Literary Mama writing about the many faces of motherhood
Literary Mama Rewind: Food and Family

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Welcome to Literary Mama Rewind!  Every few weeks we'll round up some of our favorite essays, stories, poems, columns, and reviews from the Literary Mama Archives relating to a particular theme.  This week we're looking at the Food that ties the Family together. All you have to do is click and read....


Thou Shalt Not leave the table until bellies groan and spouses frown.

No, no human being should be walking in the searing, suffocating heat of this mid-afternoon hour. And yet, my family of five has set out for a stroll.

I keep mum when my daughter Maggie tells me that she's baking a sugar-free birthday cake for my five-year-old granddaughter. She's reaching out to me for the first time in years, and I sure don't want to muck things up.

"What do you want him to do, starve? Eat nothing but blue raspberry popsicles from now on?" Julia screeched at him then. Maybe not screeched exactly, but that's how she sounded to Kevin all the time lately, borderline hysterical. "There are no truly blue foods in nature," she reminded him for the thousandth time, as she peeled the potatoes that she'd mash (for all of them) and dye blue (for Howie).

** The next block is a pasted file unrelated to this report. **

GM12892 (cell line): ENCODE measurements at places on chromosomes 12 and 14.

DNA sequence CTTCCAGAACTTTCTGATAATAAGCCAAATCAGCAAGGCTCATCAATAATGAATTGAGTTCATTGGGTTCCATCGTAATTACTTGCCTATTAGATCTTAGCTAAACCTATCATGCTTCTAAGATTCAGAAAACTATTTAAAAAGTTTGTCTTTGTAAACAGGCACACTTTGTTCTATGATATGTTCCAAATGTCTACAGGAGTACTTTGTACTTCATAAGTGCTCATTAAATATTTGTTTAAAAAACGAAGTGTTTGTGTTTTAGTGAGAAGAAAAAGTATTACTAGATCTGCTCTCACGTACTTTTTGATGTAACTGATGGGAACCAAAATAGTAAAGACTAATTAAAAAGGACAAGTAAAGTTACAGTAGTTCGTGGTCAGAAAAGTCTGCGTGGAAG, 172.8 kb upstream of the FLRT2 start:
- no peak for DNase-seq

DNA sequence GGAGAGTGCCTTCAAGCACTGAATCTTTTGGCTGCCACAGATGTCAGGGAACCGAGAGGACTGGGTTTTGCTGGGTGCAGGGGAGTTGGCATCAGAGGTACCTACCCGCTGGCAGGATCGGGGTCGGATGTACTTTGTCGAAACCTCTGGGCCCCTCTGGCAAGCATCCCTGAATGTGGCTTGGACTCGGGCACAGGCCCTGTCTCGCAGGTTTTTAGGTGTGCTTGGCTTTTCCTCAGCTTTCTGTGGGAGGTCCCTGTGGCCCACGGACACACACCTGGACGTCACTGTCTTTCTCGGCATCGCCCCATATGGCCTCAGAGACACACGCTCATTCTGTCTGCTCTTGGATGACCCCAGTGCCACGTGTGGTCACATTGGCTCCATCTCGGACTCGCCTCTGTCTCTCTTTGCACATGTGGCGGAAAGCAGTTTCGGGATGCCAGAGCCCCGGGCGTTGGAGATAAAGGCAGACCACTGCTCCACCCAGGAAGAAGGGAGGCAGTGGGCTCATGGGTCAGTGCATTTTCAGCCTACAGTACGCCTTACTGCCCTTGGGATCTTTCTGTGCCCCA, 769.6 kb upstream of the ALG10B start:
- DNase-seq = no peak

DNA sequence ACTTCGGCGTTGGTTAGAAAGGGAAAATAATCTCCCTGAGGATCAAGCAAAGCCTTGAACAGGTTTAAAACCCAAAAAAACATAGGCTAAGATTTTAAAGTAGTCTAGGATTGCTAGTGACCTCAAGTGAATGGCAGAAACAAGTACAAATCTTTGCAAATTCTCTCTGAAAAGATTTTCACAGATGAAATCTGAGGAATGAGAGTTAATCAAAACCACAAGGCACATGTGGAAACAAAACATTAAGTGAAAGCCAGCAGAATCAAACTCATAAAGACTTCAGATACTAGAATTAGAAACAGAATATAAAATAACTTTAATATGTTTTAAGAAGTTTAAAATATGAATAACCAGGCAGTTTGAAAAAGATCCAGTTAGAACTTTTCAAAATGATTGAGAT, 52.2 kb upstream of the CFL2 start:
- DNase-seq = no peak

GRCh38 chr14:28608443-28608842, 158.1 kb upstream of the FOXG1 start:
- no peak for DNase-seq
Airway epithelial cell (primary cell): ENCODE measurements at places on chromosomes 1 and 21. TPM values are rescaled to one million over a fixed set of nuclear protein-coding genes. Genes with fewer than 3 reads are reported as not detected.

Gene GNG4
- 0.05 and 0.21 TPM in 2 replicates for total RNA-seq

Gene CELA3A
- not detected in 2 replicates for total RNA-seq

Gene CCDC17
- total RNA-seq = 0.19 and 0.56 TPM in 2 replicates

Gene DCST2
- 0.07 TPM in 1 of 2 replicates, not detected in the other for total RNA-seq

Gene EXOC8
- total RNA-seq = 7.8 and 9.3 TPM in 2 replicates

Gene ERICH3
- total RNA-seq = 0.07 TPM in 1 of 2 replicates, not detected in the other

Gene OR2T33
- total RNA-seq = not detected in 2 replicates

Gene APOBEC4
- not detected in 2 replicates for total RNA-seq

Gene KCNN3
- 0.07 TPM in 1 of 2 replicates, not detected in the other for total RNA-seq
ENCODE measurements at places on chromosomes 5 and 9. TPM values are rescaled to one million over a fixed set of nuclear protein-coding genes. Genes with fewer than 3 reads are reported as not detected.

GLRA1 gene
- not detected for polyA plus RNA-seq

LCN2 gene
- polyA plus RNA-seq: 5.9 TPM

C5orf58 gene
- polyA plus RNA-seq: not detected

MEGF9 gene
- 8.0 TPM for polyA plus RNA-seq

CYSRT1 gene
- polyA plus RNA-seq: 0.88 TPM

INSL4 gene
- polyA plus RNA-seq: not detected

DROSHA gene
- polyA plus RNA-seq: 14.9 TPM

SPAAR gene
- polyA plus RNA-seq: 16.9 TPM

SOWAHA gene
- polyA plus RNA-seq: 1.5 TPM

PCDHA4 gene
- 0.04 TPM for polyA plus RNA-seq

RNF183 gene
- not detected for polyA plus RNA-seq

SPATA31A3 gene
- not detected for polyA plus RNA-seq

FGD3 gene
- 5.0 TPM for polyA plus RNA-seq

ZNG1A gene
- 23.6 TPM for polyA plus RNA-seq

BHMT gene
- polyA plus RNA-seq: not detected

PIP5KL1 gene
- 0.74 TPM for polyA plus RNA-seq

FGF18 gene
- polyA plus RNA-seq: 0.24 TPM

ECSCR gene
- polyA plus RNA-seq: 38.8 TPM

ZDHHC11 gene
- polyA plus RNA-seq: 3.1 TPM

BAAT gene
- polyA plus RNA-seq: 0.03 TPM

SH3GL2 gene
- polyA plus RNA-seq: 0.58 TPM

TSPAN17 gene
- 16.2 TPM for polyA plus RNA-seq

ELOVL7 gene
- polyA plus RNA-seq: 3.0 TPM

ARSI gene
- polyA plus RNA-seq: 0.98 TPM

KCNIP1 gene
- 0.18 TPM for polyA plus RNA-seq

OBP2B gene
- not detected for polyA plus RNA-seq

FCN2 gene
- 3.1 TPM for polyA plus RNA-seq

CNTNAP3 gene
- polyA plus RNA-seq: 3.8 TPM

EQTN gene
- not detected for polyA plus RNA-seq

Food stories can be aspirational; they can tell of a cuisine, culture, or community. They might be about sourcing ingredients, a family dinner, a dessert. Sometimes they're prescriptive; other times, they offer a vicarious thrill. But the best food stories, as writers like M.F.K. Fisher proved decades ago, aren't just about food. Instead, they tell us something about ourselves and the world we live in.

Nourishing our children is a mother's most primal instinct. The urge to provide begins at conception with the awareness that what feeds our body also builds our child, and continues through breast or bottle, first sweetpea purees, and full knife-and-fork family meals.

The chickens in question were the five chickens we had raised and "processed" with Meg, our neighbor up the road. And by "we" I mean Chris. When Meg asked if we wanted to raise chickens with her I said, "No way," and Chris said, "Sure."

  • Cravings by Amy Mercer from the Column "Chronic Mama"

"Mom, can we go to Old Macdonald's for dinner?" Will asked as the golden arches loomed in his back seat window. I never corrected him. I liked that he associated a childhood song about animals and farms with the fast food giant.

Amanda Jaros is a freelance writer living in Ithaca, NY. Her essay “Blood Mountain” won the 2017 Notes From the Field contest at Flyway Journal. Other work has appeared in numerous journals and magazines including, NewfoundLife in the Finger Lakes Magazine, Highlights for Children, and Cargo Literary. She holds an MFA in creative nonfiction from Chatham University.

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